In comments published by Al-Mustaqbal newspaper Sunday, Fletcher said contacts had been made between the countries “to work toward ending the presidential void but without interfering in the process of choosing the next president.”

Fletcher said London, Paris, Washington and Riyadh had agreed to take up a neutral role and not interfere in the choice of the next president nor go into the game of names. He added that the election was a Lebanese domestic and sovereign issue and the international community must not interfere.

Fletcher noted that Rai had expressed his anguish as a result of the presidential vacancy during a meeting last week with the ambassadors of the five permanent members of the U.N. Security Council.

Rai was reported to be planning to pressure Maronite leaders into agreeing on a compromise president in a bid to break the stalemate.

Sources close to Bkirki, the seat of the Maronite patriarchate, said Rai would urge Christian lawmakers to attend Wednesday’s Parliament session to elect a president and he would hold those who boycott it responsible for the deadlock.

The Vatican is also working to set the stage for the patriarch’s visit to the U.S. for consultations on the election, political sources said. The patriarch is also scheduled to visit Australia from Oct. 15 to Nov. 7.

A high-ranking Russia political delegation has met in the Vatican with a number of bishops to discuss the Christian presence and military conflicts in the Middle East, in addition to the presidential election in Lebanon, the sources said. They added that the bishops asked the Russian officials to help facilitate the election of a Lebanese president given the fact that Moscow maintains good ties with some countries that wield influence in Lebanon, namely Syria and Iran.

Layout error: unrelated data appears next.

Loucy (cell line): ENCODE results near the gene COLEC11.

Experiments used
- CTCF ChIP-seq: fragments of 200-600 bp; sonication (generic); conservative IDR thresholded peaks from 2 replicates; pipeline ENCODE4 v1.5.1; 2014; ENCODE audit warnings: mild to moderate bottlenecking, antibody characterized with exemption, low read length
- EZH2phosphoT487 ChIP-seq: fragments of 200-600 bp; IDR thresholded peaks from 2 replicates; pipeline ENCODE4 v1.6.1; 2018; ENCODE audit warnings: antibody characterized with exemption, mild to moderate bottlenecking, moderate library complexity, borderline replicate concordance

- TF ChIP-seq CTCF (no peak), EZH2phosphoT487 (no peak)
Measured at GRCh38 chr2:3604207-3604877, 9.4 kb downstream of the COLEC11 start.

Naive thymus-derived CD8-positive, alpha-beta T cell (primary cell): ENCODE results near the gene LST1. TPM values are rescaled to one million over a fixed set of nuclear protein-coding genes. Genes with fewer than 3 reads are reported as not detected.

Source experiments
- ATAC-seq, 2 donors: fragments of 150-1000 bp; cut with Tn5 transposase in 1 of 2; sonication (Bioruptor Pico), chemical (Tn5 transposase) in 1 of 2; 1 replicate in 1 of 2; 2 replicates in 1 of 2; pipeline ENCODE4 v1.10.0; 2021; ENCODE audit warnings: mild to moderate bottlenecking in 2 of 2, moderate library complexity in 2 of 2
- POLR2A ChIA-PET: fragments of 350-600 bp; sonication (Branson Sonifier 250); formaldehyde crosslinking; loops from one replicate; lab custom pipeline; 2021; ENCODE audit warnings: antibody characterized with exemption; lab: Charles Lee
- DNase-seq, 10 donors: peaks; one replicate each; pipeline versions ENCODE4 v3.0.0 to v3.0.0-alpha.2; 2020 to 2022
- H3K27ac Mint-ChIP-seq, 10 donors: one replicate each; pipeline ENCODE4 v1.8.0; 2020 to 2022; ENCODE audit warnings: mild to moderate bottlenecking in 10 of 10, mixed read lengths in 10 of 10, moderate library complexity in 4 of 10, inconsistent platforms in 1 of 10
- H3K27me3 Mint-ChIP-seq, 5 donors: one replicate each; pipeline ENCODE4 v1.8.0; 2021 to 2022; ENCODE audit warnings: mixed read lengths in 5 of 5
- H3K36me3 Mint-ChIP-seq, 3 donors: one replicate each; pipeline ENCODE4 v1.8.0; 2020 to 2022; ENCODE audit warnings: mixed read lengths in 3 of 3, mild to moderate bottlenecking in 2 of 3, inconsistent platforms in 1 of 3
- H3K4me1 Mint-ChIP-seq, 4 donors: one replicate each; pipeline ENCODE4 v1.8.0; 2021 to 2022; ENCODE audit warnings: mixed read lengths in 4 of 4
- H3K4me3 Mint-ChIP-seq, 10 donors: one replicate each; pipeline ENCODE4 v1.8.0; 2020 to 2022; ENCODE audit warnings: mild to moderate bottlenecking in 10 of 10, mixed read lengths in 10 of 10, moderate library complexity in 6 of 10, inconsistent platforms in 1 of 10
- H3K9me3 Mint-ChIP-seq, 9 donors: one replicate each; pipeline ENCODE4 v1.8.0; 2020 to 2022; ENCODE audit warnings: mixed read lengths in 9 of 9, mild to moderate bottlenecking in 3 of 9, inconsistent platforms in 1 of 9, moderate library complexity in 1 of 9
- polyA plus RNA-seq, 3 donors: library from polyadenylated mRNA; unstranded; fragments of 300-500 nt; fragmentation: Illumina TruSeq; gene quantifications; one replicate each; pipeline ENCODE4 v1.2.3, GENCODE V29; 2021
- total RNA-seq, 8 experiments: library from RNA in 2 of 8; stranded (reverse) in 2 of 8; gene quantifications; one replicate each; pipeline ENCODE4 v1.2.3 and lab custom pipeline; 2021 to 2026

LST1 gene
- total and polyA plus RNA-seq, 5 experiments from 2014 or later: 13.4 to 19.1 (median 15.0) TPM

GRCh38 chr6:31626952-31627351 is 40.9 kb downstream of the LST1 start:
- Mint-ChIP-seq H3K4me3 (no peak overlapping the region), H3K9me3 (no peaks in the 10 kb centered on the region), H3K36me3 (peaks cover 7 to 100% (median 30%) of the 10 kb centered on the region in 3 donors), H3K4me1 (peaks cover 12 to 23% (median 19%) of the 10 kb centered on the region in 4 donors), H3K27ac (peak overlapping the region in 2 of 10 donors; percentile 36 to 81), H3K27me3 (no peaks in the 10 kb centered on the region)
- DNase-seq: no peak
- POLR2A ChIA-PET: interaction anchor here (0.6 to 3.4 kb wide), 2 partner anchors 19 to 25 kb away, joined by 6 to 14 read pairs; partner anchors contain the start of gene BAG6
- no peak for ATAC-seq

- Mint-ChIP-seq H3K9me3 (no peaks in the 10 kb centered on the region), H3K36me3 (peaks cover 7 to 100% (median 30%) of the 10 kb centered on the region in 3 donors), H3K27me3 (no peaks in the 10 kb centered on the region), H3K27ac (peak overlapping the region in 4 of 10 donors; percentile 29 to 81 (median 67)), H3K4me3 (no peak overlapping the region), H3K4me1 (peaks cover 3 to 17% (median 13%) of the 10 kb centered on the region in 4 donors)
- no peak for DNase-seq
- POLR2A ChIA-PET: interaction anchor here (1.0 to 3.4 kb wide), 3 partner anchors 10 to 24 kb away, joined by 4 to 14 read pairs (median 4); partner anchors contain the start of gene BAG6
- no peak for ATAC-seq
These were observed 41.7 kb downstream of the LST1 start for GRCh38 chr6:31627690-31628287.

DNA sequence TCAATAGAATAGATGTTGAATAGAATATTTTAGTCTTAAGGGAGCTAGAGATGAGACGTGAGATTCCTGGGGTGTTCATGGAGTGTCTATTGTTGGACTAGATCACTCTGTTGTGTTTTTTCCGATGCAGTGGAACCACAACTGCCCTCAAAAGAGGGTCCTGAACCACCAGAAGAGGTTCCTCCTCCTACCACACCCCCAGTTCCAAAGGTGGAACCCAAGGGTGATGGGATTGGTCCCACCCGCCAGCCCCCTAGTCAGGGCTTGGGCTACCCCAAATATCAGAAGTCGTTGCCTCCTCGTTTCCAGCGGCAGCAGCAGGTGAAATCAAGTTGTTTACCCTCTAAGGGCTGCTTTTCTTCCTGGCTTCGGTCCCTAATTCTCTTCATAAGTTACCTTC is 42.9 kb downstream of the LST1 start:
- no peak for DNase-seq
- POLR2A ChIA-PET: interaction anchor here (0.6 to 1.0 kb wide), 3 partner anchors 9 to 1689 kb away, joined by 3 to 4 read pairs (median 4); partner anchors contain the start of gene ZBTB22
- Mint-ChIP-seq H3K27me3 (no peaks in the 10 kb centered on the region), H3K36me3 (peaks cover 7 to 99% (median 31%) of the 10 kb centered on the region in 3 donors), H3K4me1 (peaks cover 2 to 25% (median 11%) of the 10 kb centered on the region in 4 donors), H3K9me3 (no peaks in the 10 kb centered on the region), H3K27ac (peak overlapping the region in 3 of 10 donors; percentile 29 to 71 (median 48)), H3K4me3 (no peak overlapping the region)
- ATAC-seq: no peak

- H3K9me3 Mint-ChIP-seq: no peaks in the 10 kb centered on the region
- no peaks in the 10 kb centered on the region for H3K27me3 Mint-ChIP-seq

An envoy from the Vatican is expected to visit Lebanon this week to convey Pope Francis’ concern about obstructing the presidential election, the sources said.

Rai slammed Lebanese politicians, saying MPs had disappointed the nation by underestimating the need for a new president.

“The nation’s representatives and those backing them have been offering disappointment to Lebanon, its friends and its devotees,” Rai said in Sunday’s Mass at Saints Peter and Paul Church. MPs are behaving as if “not electing a president is a very normal thing that does not provoke any reactions from them or from the civil society,” he added.

Separately, Prime Minister Tammam Salam has called for a Cabinet session to be held Thursday at the Grand Serail, a ministerial source told The Daily Star. The source said 35 items are on the Cabinet agenda.

 
A version of this article appeared in the print edition of The Daily Star on June 30, 2014, on page 3.
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Summary

Free Patriotic Movement leader MP Michel Aoun will launch an initiative to help break the monthlong presidential deadlock, Education Minister Elias Bou Saab said Sunday, as chances of electing a president at this week's Parliament session appeared to be slim.

Maronite Patriarch Beshara Rai, meanwhile, was reported to be planning to exert pressure on Maronite political parties to agree on a compromise president.

Bou Saab, who is affiliated with the FPM, said dialogue between the FPM and the Future Movement on the presidential election and other issues was ongoing.

Bou Saab did not give details of Aoun's initiative.

Political sources said Aoun would also call for giving priority to holding parliamentary elections, scheduled in November, over the election of a president.

The election of a president by a popular vote has been proposed in the past by Hezbollah leader Sayyed Hasan Nasrallah but it was rejected outright by the March 14 coalition.